Battle of Copenhagen
|Title||Battle of Copenhagen|
|Paper Size (W x H)||70 x 44 ins 178 x 112 cms|
|Image Size (W x H)||66 x 40 ins 168 x 102 cms|
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The Battle of Copenhagen was an engagement which saw a British fleet fight and strategically defeat a Danish-Norwegian fleet anchored just off Copenhagen on 2nd April 1801. Vice Admiral Horatio Nelson led the main attack and is famously is reputed to have disobeyed Sir Hyde Parker's order to withdraw by holding the telescope to his blind eye. His action, in proceeding into battle, resulted in the destruction of many of the Dano-Norwegian ships before a truce was agreed.
The League of Armed Neutrality, Led by Russia, included Denmark-Norway, Sweden, and Prussia all of whom called for the ability to trade freely with France. Britain, wishing to maintain their blockade of the French coast and concerned about losing access to Scandinavian timber and naval stores, immediately began preparing to take action. In the spring of 1801, a fleet was formed at Great Yarmouth, England under Admiral Sir Hyde Parker with the purpose of breaking up the alliance before the Baltic Sea thawed and released the Russian fleet.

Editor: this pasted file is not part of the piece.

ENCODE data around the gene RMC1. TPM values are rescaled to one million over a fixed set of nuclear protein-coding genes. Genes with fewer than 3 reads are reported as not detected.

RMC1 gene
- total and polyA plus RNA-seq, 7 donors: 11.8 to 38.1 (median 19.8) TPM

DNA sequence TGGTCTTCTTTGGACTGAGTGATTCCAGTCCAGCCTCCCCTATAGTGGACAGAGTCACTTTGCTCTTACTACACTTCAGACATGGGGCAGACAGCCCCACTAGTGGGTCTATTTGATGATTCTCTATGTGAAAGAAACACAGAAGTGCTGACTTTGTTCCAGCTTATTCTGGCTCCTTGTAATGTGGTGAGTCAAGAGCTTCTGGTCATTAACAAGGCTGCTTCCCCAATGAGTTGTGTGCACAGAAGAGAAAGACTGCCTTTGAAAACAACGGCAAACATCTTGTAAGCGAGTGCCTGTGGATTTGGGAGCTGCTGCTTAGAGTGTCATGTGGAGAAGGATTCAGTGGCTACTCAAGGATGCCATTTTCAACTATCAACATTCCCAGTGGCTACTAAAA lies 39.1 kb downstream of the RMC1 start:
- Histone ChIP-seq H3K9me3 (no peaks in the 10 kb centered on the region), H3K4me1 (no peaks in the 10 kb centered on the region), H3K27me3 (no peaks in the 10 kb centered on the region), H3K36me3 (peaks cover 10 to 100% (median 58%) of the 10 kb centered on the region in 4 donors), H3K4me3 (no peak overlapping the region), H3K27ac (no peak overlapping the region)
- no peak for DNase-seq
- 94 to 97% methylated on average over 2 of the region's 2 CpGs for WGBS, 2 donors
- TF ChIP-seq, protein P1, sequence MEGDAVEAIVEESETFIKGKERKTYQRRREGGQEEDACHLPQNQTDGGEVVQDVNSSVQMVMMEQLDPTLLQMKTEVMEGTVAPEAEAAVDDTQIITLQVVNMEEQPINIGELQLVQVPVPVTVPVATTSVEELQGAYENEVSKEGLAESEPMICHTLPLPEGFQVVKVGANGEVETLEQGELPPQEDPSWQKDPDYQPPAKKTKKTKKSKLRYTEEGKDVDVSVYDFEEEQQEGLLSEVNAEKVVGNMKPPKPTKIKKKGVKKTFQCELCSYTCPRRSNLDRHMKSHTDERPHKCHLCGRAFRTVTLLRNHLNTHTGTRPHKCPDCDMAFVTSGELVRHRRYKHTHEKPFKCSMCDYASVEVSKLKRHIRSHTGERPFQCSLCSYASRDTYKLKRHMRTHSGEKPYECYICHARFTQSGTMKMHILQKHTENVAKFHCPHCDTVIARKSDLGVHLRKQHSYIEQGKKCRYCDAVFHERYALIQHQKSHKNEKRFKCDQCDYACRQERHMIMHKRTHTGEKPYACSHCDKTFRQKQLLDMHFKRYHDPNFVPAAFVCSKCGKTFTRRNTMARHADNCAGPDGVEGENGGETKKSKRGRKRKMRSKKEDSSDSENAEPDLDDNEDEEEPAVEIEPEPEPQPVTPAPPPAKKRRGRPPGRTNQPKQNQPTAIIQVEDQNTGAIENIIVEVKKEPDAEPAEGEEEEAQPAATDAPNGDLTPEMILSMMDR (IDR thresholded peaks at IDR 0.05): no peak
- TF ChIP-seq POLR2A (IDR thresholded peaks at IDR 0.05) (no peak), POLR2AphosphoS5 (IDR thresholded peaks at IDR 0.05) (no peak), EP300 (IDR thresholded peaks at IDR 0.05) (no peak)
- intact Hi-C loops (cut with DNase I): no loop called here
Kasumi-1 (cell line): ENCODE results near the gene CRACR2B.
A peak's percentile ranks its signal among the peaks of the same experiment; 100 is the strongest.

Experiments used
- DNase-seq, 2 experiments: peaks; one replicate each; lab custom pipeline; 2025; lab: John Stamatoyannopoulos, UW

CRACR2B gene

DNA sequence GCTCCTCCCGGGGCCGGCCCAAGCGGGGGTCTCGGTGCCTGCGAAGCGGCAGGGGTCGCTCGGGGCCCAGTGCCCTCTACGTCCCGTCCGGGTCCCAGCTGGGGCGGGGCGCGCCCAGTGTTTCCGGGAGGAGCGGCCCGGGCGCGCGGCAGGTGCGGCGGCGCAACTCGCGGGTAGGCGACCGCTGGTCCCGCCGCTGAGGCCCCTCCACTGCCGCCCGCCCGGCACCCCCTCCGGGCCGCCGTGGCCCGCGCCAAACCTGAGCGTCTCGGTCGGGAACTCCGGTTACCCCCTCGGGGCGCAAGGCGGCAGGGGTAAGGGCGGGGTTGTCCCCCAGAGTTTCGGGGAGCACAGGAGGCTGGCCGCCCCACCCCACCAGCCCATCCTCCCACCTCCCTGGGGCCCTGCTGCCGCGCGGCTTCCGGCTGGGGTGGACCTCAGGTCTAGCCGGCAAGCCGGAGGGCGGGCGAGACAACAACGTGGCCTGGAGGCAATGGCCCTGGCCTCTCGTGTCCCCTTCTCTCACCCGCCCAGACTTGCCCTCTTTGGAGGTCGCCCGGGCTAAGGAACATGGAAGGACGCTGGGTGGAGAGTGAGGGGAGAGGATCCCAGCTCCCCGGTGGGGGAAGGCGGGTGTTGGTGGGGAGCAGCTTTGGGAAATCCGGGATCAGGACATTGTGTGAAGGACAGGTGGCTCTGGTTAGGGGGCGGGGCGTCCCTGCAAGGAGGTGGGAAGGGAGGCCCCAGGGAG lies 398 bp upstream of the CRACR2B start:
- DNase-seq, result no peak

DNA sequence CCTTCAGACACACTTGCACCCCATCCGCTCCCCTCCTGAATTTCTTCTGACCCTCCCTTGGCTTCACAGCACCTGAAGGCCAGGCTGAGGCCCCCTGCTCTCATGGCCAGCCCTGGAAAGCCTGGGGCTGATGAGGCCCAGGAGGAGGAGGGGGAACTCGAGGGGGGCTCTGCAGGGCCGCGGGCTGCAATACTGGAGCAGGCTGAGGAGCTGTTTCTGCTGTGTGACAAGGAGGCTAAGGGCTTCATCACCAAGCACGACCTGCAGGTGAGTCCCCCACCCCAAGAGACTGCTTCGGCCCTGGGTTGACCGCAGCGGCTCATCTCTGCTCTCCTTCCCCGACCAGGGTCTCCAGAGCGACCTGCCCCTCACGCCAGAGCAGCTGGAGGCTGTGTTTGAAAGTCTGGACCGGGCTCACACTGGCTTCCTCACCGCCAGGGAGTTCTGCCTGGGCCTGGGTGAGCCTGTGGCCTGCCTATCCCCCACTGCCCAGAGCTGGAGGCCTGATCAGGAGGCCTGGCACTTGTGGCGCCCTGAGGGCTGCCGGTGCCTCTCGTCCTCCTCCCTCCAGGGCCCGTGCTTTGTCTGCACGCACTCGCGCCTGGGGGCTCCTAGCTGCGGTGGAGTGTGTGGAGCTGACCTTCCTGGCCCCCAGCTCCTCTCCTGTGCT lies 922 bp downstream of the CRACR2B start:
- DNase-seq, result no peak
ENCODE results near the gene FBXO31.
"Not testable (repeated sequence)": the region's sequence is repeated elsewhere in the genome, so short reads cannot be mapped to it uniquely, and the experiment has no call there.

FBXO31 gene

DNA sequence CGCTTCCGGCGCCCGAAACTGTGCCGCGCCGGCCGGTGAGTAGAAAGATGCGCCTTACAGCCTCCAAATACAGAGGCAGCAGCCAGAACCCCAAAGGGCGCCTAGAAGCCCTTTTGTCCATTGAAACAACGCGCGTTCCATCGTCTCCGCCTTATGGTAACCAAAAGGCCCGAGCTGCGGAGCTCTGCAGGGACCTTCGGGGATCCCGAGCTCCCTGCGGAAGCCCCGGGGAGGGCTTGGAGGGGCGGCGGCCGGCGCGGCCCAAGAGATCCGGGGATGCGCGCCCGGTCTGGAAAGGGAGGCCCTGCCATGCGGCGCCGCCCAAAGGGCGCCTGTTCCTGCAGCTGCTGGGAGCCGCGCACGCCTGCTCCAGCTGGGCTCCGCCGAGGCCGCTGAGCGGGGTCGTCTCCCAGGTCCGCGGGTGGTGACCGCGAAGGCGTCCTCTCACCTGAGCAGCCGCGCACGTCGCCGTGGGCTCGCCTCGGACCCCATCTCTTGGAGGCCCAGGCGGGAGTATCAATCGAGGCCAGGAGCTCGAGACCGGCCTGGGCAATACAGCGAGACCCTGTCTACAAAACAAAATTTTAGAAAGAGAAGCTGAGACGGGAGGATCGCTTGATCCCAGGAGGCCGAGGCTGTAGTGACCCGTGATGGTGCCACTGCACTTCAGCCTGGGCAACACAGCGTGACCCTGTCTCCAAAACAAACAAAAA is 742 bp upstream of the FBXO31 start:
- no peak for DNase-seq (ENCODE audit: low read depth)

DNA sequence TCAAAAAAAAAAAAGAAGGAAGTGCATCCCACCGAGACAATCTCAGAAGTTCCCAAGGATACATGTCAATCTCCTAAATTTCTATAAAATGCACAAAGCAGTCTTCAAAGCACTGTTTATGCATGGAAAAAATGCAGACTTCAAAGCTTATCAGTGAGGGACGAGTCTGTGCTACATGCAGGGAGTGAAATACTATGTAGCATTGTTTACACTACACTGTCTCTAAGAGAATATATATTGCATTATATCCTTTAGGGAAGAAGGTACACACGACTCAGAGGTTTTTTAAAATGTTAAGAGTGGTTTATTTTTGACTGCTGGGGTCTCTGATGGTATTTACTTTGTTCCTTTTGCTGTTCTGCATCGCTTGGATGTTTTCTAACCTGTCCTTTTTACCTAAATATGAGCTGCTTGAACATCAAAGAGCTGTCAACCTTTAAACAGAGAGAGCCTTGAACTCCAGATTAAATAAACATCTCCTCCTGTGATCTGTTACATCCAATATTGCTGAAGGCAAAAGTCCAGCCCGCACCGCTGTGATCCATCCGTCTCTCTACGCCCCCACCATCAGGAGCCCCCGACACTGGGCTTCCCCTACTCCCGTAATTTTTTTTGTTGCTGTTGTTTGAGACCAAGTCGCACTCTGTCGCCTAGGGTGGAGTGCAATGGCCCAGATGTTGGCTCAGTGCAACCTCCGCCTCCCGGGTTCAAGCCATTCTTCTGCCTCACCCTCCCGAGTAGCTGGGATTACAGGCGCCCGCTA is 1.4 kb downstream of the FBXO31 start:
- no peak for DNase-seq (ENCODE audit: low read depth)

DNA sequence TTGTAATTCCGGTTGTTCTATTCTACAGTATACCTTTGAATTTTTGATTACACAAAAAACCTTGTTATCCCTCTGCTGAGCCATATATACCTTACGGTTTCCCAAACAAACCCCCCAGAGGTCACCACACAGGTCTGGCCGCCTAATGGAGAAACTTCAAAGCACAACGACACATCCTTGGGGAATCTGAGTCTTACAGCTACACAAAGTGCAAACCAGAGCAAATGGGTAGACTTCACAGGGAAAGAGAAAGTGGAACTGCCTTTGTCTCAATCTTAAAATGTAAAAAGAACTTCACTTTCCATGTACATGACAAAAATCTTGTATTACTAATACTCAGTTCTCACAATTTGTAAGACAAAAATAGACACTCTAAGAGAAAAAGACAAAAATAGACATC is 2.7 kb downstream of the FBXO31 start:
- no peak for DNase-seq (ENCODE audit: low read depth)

One of Nelson's great triumphs, the Battle of Copenhagen cost the British and the Danes in lives and ships. In the days after the battle, Nelson was able to negotiate a fourteen-week armistice during which the League would be suspended and the British given free access to Copenhagen. Coupled with the assassination of Tsar Paul, the Battle of Copenhagen effectively ended the League of Armed Neutrality.
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About the Artist
Described by Sotheby’s of London as “the best, there’s nobody else to touch him”, Steven Dews is a man at the peak of his profession.Find out more